April 13th, 2015

Somerset County Residents Fight Back Against Expanding Chicken Industry

By Michele Merkel and Claire Fitch

Chickens_Farm

Somerset County has been in the cross hairs of the poultry industry for quite a long time, with an inventory of 14.9 million broiler chickens – the largest of any county in Maryland, and the sixth largest in the United States. Big companies, including Perdue and Tyson own these birds, which are raised in large industrial facilities for their entire lives, and produce enormous quantities of waste. With nowhere to put the tens of millions of pounds of manure generated by these birds, the county is now considering poultry litter incinerators while continuing to entertain proposals to build a number of new broiler chicken operations.

Last week, public health scientists, environmental advocates, and local residents joined together for a Town Hall meeting at the University of Maryland Eastern Shore to express their concerns with the proposed expansion of factory farm chicken operations and the construction of a poultry litter incinerator in Somerset County on the lower Eastern Shore.

Speakers at the Town Hall meeting gave us a snapshot of the public health and community impacts that may result from the expansion of broiler production and the introduction of manure burning facilities.

Brent Kim from the Johns Hopkins Center for a Livable Future spoke about the evidence of chemical contaminants and harmful bacteria, including antibiotic resistant strains, in and around broiler operations. These health hazards have been identified several miles downwind from such operations and may be carried into groundwater sources – particularly concerning for the 60 percent of Somerset County’s residents who access their household water supply from private wells. Read the full article…

The U.S. Water Alliance’s Water Prize Greenwashes Pollution Trading

By Scott Edwards

When is an award really greenwashing? When it recognizes a scheme that perpetuates pollution of our waterways as innovative.

Tonight, the U.S. Water Alliance, a Washington-based water policy organization, will hand the Electric Power Research Institute (EPRI) its 2015 United States Water Prize for its work promoting water pollution trading in the highly polluted Ohio River Basin.

In a press release, a former EPA official called the EPRI project impressive, noting that “…companies now have an opportunity to receive turn-key verified credits to meet their stewardship goals, address compliance needs, support farms, and protect ecosystems.”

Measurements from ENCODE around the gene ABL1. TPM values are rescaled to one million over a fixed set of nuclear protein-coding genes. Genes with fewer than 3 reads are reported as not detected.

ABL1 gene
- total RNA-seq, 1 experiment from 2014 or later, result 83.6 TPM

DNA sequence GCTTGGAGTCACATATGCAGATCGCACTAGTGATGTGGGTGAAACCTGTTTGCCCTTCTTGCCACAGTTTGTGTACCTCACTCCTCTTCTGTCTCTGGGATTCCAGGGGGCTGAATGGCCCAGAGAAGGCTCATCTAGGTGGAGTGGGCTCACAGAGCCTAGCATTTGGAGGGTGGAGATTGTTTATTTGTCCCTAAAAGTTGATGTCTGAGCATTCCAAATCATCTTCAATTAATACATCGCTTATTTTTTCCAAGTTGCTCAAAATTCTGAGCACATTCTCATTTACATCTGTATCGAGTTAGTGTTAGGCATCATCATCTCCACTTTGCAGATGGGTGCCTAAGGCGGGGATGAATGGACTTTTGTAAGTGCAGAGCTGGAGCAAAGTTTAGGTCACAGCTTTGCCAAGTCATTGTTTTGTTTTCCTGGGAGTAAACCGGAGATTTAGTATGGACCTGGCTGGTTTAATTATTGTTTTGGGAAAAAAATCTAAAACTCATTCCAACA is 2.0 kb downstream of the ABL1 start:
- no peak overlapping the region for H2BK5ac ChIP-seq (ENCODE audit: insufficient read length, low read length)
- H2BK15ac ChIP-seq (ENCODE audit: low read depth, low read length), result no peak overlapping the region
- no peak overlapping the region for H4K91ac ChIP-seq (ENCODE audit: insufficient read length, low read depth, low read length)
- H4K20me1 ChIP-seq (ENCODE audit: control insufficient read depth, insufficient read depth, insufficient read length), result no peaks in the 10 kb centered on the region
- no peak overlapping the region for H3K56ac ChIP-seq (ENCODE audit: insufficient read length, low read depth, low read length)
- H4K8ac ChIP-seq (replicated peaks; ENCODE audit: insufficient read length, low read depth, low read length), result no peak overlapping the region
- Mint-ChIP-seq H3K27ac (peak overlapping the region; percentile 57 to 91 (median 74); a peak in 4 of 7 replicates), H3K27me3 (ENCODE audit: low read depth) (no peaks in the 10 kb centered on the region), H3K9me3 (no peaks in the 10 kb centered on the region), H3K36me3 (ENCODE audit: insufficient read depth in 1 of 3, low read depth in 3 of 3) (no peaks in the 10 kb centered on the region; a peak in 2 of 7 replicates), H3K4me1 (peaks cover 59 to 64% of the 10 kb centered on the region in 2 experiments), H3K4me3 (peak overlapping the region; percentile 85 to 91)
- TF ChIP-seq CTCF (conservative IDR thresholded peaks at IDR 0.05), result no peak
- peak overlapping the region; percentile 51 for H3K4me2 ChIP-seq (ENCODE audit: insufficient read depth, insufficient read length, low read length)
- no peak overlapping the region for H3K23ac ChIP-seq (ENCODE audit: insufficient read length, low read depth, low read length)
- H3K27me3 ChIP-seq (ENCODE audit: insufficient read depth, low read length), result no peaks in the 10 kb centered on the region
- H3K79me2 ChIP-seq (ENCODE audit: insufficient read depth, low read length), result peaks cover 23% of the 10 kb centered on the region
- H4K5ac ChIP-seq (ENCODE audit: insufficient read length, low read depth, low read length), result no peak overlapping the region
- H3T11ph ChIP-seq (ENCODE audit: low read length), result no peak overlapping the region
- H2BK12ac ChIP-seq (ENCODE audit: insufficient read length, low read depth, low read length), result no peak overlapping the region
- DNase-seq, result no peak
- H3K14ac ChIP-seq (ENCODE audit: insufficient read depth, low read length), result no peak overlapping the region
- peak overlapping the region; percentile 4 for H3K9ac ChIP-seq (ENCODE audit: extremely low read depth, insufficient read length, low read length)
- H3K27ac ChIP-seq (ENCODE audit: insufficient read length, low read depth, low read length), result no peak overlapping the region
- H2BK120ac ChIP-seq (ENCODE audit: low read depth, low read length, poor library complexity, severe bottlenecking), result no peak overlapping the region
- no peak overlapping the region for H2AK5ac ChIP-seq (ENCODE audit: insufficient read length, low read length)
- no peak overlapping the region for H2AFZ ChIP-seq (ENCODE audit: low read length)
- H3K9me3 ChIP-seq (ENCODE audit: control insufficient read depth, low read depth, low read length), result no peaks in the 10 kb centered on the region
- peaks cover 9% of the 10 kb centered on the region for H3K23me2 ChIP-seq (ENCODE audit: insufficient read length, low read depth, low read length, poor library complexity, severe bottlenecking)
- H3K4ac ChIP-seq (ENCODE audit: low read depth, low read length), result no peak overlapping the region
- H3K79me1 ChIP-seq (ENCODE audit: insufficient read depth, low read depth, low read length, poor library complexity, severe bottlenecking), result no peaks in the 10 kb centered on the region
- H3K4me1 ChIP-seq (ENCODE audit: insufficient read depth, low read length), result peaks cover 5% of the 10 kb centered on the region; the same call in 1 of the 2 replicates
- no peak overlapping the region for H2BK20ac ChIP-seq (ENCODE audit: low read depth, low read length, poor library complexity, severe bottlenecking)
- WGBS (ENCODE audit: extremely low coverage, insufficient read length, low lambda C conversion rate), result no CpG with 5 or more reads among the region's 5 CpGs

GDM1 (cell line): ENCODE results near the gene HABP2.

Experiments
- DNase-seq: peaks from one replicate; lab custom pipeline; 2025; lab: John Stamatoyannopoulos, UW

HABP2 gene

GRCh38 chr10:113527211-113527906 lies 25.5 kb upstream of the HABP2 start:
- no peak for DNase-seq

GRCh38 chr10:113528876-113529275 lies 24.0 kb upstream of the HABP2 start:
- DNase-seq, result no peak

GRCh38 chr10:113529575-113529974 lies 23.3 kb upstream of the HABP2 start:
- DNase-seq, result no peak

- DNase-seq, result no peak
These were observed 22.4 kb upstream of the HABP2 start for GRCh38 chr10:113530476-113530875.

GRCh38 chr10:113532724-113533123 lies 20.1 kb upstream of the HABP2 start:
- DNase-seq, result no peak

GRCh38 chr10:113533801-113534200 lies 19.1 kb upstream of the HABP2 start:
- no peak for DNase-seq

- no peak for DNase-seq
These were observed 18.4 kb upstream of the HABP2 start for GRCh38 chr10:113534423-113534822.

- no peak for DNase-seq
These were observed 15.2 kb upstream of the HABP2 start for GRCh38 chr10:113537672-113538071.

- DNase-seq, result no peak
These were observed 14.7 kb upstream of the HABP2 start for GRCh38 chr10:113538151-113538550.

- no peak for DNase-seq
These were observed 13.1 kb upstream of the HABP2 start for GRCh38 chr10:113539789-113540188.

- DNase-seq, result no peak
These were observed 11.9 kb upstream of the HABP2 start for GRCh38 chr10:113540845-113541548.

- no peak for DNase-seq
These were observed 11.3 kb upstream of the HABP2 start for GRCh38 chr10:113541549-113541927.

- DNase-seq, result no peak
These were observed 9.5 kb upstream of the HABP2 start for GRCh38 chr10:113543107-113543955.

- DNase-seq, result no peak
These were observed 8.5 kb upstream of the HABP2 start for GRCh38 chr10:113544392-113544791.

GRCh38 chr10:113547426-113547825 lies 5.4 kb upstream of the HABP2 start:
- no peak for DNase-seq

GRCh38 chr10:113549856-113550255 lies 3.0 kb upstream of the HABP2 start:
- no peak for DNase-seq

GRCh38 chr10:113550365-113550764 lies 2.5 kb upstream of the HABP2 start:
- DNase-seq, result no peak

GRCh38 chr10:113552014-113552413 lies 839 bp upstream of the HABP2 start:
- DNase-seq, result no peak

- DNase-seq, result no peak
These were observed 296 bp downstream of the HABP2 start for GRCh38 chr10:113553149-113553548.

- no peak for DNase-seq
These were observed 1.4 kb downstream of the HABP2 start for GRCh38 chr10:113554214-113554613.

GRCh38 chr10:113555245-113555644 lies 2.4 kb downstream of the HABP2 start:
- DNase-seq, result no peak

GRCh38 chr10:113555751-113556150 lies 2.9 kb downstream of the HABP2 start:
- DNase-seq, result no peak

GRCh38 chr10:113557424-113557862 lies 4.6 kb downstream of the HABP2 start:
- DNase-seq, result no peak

Share this image and help us spread... the word to EPA that pollution trading just doesn't work!

Share this image and help us spread… the word to EPA that pollution trading just doesn’t work!

The problem is, water pollution trading is a market-based scheme that does none of that. But polluting industries, like coal-fired plants, and their front groups promote it as a way to avoid upgrading their facilities to protect our threatened waterways. For over 40 years, the Clean Water Act (CWA) has demanded that these industries implement increasingly advanced pollution reduction technologies towards the Act’s ultimate goal of eliminating discharges from our waterways. But companies don’t like to be regulated. So, with EPRI’s pay-to-pollute program, proven methods of regulating pollution under the CWA are being significantly eroded and our rivers, streams and bays will pay the price.

Water pollution trading is essentially a scam. The untested theory is that agriculture operations that discharge nitrogen- and phosphorus-rich manure into our nutrient-impaired waterways can cheaply reduce their discharges through the implementation of best management practices (BMPs) like grass buffers. These BMPs generate pollution “credits” that the agriculture operations sell to EPRI’s power plant Board members who want to avoid controlling their own nitrogen and phosphorus discharges. Trading proponents label this approach as a “win/win,” and they’re right. Power plants win because they get to keep on polluting and agricultural operations win because they can continue to avoid regulation while making money from the sale of the credits (and installing BMPs that are never subject to monitoring and discharge verification).

Industry wins and agriculture wins—but our rivers lose. In fact, the list of successful pilot trades EPRI and others trumpet in support of their approach are anything but.